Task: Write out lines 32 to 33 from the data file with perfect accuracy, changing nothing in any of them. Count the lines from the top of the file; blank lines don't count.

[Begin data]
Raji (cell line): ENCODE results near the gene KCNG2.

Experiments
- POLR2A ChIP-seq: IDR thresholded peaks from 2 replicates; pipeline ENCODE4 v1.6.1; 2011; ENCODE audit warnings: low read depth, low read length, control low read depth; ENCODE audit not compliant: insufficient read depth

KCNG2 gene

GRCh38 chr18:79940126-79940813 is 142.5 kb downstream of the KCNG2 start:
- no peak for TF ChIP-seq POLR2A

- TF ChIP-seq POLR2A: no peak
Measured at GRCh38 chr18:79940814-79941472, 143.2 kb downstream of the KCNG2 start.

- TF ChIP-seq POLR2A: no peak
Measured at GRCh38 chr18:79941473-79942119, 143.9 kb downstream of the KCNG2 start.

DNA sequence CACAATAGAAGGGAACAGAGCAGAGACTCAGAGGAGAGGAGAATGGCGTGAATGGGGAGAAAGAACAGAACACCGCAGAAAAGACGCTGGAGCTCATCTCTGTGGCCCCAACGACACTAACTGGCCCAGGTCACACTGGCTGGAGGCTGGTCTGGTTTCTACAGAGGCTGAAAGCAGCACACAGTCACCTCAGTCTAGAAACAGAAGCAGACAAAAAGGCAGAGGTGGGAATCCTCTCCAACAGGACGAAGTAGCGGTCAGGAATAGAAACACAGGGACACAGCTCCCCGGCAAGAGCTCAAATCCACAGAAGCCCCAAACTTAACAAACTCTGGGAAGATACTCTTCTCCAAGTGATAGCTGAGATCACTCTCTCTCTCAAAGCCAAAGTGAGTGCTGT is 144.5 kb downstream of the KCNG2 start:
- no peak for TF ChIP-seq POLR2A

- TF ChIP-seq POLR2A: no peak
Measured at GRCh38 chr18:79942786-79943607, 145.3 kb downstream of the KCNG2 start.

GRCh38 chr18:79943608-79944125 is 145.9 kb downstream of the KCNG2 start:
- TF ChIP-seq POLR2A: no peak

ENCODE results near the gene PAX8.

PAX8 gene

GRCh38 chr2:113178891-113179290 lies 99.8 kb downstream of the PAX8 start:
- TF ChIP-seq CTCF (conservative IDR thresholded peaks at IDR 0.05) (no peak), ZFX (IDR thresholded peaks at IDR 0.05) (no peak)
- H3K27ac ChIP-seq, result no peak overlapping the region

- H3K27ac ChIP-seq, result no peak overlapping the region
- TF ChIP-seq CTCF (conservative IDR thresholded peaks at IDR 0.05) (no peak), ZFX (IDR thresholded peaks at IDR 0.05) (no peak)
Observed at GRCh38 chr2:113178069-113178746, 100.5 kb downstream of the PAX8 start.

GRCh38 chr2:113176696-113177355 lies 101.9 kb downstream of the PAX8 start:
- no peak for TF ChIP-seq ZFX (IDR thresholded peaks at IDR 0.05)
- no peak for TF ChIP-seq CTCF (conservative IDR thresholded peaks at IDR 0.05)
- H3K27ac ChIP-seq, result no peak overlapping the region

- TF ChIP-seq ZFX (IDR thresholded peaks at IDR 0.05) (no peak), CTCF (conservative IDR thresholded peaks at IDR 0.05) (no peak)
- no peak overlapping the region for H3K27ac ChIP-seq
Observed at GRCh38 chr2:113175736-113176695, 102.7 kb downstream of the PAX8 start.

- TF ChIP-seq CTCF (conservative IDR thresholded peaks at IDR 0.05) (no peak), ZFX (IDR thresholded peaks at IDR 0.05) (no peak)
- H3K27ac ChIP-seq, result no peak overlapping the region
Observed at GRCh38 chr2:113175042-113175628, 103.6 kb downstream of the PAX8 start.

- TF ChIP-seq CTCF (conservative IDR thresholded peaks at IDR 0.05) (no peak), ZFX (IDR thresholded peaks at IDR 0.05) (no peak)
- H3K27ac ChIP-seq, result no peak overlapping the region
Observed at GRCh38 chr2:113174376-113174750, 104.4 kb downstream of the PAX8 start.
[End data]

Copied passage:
- TF ChIP-seq CTCF (conservative IDR thresholded peaks at IDR 0.05) (no peak), ZFX (IDR thresholded peaks at IDR 0.05) (no peak)
- H3K27ac ChIP-seq, result no peak overlapping the region